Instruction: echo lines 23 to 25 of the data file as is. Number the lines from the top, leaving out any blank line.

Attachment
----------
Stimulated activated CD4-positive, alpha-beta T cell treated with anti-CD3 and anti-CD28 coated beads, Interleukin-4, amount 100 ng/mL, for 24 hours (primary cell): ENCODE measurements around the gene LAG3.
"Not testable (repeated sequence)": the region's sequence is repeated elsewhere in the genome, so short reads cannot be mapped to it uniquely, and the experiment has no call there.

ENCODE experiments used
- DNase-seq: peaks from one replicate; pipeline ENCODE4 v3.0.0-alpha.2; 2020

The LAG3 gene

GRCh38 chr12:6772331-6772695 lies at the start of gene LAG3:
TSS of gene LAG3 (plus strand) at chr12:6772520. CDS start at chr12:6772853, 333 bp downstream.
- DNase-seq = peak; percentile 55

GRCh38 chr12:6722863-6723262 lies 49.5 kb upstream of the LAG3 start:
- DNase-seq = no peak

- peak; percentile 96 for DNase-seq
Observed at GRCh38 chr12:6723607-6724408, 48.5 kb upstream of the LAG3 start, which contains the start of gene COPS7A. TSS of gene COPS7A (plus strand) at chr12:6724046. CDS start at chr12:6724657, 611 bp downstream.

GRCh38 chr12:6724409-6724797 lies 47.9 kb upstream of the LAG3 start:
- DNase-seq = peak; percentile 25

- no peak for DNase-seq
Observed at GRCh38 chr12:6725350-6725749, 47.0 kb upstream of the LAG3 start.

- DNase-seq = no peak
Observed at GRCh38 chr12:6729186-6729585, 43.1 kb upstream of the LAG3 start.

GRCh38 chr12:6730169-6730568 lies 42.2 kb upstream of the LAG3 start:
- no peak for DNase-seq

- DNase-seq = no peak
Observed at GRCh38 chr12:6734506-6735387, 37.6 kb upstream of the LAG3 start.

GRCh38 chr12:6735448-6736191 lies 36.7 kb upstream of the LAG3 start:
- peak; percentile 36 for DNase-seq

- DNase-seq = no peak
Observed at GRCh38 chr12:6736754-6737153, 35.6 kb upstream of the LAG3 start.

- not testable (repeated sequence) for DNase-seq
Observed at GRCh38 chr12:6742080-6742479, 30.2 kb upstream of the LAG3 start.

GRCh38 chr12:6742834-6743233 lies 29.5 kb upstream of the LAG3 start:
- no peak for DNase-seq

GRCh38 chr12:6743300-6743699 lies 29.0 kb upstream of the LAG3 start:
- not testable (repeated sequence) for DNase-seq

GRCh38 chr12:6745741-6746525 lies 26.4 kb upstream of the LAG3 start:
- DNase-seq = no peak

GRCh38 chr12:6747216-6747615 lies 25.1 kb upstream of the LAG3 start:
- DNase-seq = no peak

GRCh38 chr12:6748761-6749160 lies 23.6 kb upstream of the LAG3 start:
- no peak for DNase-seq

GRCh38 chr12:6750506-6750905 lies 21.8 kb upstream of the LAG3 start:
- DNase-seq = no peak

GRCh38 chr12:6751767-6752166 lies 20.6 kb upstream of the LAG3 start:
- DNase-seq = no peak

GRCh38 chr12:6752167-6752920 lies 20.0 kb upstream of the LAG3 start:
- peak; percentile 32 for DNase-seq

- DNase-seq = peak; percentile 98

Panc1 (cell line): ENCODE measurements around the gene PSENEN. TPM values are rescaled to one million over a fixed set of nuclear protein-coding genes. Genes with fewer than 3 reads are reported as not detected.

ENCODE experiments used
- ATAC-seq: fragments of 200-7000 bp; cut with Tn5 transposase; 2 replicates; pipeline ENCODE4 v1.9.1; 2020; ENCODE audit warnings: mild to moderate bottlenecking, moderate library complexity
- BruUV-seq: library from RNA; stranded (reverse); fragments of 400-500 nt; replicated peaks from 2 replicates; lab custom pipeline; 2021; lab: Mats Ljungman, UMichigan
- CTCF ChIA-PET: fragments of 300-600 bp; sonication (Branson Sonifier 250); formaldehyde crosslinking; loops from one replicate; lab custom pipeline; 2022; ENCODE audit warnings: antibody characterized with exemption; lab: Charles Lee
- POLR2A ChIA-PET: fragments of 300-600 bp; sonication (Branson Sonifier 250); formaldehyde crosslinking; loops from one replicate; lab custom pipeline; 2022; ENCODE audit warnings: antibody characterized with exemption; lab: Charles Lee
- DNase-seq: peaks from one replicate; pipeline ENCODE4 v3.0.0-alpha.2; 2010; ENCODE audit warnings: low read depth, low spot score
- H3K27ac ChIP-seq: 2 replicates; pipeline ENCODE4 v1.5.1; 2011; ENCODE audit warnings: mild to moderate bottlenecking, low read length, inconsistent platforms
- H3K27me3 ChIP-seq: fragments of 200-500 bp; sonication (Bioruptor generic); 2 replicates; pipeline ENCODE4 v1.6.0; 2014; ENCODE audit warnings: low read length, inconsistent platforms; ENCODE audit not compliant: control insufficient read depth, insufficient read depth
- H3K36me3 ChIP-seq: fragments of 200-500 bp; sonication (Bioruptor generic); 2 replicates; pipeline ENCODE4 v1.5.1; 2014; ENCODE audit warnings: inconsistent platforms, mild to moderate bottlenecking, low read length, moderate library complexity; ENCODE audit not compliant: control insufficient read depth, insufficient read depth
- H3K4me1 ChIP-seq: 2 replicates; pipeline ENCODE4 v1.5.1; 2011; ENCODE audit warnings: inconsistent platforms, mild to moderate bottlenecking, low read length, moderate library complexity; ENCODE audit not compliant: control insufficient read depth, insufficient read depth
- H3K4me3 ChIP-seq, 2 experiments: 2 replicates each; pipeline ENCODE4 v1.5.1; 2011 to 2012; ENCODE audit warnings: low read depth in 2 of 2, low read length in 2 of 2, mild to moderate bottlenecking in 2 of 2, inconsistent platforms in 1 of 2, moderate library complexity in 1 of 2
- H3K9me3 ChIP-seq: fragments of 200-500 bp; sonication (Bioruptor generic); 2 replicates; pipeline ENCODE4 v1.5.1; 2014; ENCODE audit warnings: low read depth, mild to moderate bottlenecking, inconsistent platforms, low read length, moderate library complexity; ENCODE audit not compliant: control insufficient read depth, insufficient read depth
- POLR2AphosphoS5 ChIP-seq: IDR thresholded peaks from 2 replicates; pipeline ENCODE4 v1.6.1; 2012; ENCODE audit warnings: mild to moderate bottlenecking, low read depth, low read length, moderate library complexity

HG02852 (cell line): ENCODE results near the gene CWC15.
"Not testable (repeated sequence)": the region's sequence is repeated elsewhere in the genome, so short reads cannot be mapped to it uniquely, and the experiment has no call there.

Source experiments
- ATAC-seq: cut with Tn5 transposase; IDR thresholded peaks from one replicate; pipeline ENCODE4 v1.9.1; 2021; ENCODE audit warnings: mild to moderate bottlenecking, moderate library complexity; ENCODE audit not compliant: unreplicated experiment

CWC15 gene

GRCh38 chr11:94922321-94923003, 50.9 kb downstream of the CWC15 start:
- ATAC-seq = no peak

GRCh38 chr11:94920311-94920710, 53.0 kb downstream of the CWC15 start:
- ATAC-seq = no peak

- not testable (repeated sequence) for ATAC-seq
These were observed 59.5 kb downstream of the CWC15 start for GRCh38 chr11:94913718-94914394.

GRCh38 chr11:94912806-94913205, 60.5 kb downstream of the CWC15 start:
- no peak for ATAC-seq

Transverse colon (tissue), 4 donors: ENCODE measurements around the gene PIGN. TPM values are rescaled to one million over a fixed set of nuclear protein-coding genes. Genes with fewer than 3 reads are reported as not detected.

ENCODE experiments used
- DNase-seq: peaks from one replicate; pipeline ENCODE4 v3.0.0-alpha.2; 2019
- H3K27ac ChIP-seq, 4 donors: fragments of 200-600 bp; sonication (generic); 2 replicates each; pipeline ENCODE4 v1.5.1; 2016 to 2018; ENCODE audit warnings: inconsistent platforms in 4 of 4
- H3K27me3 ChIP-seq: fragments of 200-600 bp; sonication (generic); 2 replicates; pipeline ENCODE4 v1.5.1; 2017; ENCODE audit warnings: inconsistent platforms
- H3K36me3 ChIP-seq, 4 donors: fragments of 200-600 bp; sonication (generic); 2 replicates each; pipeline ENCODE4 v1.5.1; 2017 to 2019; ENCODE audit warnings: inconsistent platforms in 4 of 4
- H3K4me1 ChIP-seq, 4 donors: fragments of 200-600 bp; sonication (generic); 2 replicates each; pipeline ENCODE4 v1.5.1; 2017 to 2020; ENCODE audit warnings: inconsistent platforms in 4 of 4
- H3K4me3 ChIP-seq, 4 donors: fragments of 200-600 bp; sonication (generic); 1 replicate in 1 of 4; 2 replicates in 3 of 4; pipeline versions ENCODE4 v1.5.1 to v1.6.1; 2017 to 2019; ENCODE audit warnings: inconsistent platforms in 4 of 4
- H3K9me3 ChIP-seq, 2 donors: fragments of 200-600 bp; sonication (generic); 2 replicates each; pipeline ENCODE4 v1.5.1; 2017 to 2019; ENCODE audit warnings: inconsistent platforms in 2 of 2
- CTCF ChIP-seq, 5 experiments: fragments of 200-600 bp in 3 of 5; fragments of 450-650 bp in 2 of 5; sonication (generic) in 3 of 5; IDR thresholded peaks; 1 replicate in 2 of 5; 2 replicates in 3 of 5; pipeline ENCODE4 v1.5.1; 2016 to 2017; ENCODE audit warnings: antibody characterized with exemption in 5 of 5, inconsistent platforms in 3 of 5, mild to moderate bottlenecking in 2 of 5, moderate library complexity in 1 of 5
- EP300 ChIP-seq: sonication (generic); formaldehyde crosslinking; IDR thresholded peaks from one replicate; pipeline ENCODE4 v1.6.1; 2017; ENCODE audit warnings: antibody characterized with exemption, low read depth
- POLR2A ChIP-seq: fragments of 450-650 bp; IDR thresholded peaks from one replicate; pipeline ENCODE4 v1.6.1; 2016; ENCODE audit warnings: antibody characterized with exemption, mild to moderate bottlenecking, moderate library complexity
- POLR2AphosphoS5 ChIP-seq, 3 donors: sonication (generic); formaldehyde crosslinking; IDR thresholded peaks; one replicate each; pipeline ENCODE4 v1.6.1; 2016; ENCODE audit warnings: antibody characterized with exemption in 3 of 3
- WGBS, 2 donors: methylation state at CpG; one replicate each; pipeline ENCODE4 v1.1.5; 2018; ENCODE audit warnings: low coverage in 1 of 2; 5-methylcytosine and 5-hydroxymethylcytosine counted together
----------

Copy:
GRCh38 chr12:6735448-6736191 lies 36.7 kb upstream of the LAG3 start:
- peak; percentile 36 for DNase-seq

- DNase-seq = no peak